Infoscience

Thesis

Physical Phenomena in Dynamic Failure of Concrete at the Mesoscale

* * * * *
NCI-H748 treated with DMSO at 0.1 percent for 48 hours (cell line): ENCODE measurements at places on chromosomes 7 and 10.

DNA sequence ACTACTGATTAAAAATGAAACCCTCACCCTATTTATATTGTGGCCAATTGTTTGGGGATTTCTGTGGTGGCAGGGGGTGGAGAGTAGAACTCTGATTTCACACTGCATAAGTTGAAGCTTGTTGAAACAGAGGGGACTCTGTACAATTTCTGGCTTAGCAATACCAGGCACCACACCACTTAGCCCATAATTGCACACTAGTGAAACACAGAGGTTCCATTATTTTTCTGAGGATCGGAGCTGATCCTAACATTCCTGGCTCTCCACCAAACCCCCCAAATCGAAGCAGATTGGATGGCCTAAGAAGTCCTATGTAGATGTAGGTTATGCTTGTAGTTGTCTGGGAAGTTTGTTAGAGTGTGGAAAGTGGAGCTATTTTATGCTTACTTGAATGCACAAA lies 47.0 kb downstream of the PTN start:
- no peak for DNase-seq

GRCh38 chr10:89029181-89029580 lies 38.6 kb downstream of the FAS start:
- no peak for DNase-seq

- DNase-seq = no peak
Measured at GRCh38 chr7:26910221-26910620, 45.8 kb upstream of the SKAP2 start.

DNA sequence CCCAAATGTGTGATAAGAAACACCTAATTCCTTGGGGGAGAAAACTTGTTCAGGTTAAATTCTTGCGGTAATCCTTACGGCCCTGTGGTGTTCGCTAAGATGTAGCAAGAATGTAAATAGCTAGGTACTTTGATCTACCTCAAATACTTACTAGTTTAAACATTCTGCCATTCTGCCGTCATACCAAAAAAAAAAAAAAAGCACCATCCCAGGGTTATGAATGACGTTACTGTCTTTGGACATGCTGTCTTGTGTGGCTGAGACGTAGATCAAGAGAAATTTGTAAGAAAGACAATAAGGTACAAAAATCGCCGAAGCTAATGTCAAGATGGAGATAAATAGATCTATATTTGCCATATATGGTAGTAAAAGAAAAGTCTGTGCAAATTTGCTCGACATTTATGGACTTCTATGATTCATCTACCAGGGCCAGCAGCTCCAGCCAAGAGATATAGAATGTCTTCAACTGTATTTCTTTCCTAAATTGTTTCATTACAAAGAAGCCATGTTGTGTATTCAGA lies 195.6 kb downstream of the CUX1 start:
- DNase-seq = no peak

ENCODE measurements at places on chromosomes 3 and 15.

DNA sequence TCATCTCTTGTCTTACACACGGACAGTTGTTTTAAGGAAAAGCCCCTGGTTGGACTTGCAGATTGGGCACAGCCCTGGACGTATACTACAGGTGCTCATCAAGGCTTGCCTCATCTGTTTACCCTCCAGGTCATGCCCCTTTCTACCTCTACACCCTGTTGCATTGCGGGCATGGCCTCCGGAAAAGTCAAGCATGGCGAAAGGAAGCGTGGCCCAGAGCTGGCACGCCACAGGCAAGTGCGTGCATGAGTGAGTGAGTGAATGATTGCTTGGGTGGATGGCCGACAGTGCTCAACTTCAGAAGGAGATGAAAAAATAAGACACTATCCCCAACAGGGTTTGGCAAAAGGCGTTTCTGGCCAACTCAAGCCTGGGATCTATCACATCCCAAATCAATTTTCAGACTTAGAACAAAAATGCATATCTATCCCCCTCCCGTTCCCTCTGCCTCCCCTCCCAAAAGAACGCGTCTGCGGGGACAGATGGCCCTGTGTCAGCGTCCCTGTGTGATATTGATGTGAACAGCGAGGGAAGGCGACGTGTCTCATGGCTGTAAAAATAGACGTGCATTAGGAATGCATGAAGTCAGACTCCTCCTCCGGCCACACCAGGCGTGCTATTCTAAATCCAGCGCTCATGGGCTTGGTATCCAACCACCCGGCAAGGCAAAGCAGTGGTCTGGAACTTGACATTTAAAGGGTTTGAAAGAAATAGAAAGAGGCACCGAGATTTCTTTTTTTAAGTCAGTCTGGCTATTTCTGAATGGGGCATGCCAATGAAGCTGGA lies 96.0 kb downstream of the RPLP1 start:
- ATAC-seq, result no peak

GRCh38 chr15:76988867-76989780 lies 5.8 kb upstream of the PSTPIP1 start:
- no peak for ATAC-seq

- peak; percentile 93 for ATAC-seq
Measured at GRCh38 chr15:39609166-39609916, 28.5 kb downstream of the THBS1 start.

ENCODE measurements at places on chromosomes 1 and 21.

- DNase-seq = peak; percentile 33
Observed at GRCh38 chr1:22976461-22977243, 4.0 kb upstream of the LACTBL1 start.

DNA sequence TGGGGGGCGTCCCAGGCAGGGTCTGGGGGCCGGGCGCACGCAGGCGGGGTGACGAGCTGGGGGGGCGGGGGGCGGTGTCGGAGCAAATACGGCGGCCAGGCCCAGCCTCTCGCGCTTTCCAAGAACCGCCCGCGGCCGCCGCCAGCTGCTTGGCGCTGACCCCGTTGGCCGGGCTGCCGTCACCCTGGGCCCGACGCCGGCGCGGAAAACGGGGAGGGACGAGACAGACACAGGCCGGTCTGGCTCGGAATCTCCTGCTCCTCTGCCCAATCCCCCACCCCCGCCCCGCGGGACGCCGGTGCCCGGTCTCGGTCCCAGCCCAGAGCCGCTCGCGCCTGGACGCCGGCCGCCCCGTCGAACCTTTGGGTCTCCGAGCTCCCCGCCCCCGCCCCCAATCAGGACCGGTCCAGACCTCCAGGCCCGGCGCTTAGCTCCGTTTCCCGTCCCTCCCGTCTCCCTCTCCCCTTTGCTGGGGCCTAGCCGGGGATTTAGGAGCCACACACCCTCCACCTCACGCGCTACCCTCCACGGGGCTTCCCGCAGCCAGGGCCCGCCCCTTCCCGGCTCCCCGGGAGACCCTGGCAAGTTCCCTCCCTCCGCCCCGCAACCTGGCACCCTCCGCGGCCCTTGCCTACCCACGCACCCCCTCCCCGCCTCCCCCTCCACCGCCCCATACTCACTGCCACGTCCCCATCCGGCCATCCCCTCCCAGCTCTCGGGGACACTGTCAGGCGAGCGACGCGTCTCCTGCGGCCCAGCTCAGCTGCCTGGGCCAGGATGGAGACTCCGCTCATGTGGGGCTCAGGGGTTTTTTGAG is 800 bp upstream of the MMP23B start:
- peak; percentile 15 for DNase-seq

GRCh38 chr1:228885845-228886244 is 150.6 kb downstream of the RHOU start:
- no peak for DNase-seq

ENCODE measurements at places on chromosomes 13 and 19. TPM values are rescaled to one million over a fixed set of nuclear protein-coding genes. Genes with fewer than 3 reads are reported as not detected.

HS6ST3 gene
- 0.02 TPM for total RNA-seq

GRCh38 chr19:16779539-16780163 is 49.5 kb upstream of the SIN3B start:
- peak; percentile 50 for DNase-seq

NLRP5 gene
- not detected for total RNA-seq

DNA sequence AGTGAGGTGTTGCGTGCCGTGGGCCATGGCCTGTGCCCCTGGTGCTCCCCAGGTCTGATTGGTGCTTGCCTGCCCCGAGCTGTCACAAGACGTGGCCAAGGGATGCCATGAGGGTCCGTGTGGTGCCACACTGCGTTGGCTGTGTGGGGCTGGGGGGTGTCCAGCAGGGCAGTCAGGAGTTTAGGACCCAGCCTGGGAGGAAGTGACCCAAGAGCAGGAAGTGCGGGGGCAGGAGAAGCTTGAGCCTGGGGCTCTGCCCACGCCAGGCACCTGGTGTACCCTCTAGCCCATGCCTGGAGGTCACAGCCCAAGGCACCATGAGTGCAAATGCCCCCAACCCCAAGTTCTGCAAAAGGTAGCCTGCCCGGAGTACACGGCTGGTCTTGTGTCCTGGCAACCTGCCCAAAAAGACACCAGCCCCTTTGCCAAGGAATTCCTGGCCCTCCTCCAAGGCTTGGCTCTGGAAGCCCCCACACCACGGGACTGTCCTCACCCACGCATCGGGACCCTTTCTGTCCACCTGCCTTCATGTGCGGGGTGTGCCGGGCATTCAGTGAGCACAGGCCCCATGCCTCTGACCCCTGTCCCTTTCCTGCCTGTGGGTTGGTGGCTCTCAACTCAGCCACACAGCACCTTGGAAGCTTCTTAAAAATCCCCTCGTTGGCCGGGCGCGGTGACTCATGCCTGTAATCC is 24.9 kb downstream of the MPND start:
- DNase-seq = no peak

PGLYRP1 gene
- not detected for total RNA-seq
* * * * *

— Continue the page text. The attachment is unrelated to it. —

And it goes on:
The aim of the present thesis is to model numerically the dynamic failure behavior of concrete at the mesoscale. Concrete is the world's most widely used construction material and the structures made of it are subjected to dynamic loads during their long service lives. However, the physical mechanisms leading to its dynamic failure are not well understood. We consider concrete from a mesoscopic point of view, where coarse aggregates, mortar paste and the interfacial transition zone can explicitly be represented. The explicit modeling of the first-level heterogeneities makes mesoscale the most convenient scale to study fracture. The well-established finite-element method is used for the numerical analysis. Fracture is modeled by cohesive elements, which are inserted dynamically when the stress at an inter-element boundary exceeds a local threshold. A robust and scalable parallel implementation of the method is utilized to analyze large scale three-dimensional models. We begin analyzing the influence of material heterogeneities by modeling limited aggregate patterns. This approach allows us to focus on a single propagating crack and to isolate the changes in the elastic field and stress wave interactions. Fracture behavior is analyzed by using the Brazilian splitting test with a physically identified heterogeneity and the pre-strained plate configuration. The crack tip is shown to be repelled by the stiffer inclusions while it is attracted to the denser ones. Furthermore, by introducing denser media around the crack propagation direction, we are able to decrease its steady-state velocity. The crack is slowed down by trapping the mechanical waves in the denser region thus limiting the energy flowing to its tip. We argue that the criterion for crack branching should be based on the available energy instead of the crack tip velocity as suggested by early works. A three-dimensional mesoscale model is then developed to obtain the total mechanical response of concrete. The specimens are subjected to uniaxial tensile loading in a dynamic setting and the so-called ``rate effect'' is investigated. Micro-inertial forces are shown to be insufficient in two and three dimensions making a rate-dependent material model necessary to account the strengthening due to the moisture content in pores. Finally, a percolation analysis is carried out to investigate cluster properties such as number and size distribution. With a parametric study, we consider physically admissible ranges of coarse aggregate contents, random material parameters, applied strain rates and simulation box sizes. The size distribution of the clusters is defined by a power-law fit regardless of the parameters mentioned above, indicating a universal phenomenon is at play. Damage evolution is further studied by comparing the percolated damage clusters with the final cracking map.

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